This past Sunday, I preached on the subject of “resolutions”. What follows here are the notes from that message. It was more of a pep talk than a sermon. It certainly wasn’t expositional but it was I trust true and beneficial. Making resolutions is a necessary and biblical concept that needs to be a constant part of the Christian’s life and the life of the church. I hope you find it helpful.
Philip. 3:8-16 – Indeed, I count everything as loss because of the surpassing worth of knowing Christ Jesus my Lord. For his sake I have suffered the loss of all things and count them as rubbish, in order that I may gain Christ  and be found in him, not having a righteousness of my own that comes from the law, but that which comes through faith in Christ, the righteousness from God that depends on faith—  that I may know him and the power of his resurrection, and may share his sufferings, becoming like him in his death,  that by any means possible I may attain the resurrection from the dead.  Not that I have already obtained this or am already perfect, but I press on to make it my own, because Christ Jesus has made me his own.  Brothers, I do not consider that I have made it my own. But one thing I do: forgetting what lies behind and straining forward to what lies ahead,  I press on toward the goal for the prize of the upward call of God in Christ Jesus.  Let those of us who are mature think this way, and if in anything you think otherwise, God will reveal that also to you.  Only let us hold true to what we have attained.
1. New Year’s resolutions. Who makes them anymore? They only last for a couple of weeks and then we are right back where we started. Better not to make the stupid things in the first place. Such an attitude may be acceptable to a certain degree in relation to resolutions regarding some things, but in the Christian life there is no place whatsoever for defeatism. Giving up on fighting against sin in our lives and fighting to be more righteous and using all the tools that God gives us to become more like Jesus Christ, is a sign of not being a believer at all (I John. 2:19; Hebrews 6:9)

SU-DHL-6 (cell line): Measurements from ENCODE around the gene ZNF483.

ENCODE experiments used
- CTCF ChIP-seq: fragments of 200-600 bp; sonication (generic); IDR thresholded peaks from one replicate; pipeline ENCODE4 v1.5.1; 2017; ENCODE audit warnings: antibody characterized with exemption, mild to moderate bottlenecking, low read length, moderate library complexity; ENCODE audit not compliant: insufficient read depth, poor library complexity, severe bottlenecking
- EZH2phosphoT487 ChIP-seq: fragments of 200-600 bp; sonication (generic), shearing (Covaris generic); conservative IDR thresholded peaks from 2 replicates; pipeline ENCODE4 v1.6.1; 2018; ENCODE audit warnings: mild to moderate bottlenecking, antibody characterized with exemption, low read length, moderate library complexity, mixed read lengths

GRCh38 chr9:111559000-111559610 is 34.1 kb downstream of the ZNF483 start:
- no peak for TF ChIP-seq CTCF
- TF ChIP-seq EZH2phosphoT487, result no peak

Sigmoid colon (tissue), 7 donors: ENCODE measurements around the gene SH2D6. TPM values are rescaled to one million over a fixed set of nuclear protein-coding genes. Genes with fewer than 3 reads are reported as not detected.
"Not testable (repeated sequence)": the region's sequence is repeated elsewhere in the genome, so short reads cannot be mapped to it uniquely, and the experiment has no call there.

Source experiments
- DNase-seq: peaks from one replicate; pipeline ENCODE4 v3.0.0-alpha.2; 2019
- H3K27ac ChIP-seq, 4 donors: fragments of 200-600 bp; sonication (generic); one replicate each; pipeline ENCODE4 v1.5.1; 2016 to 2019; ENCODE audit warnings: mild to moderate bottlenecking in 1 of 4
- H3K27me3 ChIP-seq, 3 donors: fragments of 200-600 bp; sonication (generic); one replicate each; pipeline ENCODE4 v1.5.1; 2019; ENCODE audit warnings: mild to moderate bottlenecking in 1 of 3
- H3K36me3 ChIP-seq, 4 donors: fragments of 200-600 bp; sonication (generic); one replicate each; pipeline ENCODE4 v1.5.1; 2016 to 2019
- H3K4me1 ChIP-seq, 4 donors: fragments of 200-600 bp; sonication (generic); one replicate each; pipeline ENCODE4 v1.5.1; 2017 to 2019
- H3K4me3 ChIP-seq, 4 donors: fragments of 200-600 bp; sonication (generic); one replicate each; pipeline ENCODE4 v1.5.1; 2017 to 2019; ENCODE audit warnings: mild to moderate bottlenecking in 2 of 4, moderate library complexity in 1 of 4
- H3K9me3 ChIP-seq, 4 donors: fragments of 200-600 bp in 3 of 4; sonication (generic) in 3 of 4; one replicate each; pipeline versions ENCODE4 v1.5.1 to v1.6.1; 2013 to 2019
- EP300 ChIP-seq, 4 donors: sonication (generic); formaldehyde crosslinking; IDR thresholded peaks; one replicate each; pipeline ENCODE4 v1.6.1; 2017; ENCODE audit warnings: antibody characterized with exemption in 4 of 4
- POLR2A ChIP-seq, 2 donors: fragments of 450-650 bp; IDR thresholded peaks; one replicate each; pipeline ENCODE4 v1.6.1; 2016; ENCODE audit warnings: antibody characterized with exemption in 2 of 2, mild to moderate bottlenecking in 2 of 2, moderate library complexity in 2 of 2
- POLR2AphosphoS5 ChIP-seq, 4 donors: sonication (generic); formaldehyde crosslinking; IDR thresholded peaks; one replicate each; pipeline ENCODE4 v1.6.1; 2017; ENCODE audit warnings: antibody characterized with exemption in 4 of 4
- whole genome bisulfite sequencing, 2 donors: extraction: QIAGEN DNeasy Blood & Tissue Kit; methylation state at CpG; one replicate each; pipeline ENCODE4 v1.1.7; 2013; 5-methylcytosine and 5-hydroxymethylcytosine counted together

II Resolutions are Biblical
1. Not New Year’s resolutions for sure. We do not find new year’s resolutions in the Scriptures. (Although the feast of unleavened bread and Passover was observed in the first month. The Jews started their year with thanksgiving for being released out of captivity. The Egyptian captivity is a symbol of slavery to sin in the Scriptures and the Passover is a celebration of the death of a lamb that led to their freedom. What a great way God gave them to start the new year.)
2. But the whole matter of resolving to be obedient and faithful and holy … is found throughout all of the Bible. Resolving to stop sinning and start serving God is most certainly a biblical principle.
a. Daniel 1:8
b. Philippians 3:12-13
c. Zacchaeus – Luke 19:8-9
III Resolutions Result from Self Examination
1. One cannot make a decision to make changes in his life if he has not looked into his own life and heart and seen things that need improving or change.
a. The smoker finally realizes that the horrifying picture of the cancerous lung on the cigarette package could really be his lung and he resolves to do something about it. The believer finally realizes that the commandments to the people of God are to him/her personally and looks inside and finds out that sure enough, his heart is just like the Bible says. The lost person finally recognizes that what the Bible says about a life outside of Christ is describing him and he runs to Jesus for forgiveness. All resolutions start by seeing truth about oneself that needs to be improved.
i. Lamentations 3:40 – Let us test and examine our ways, and return to the Lord!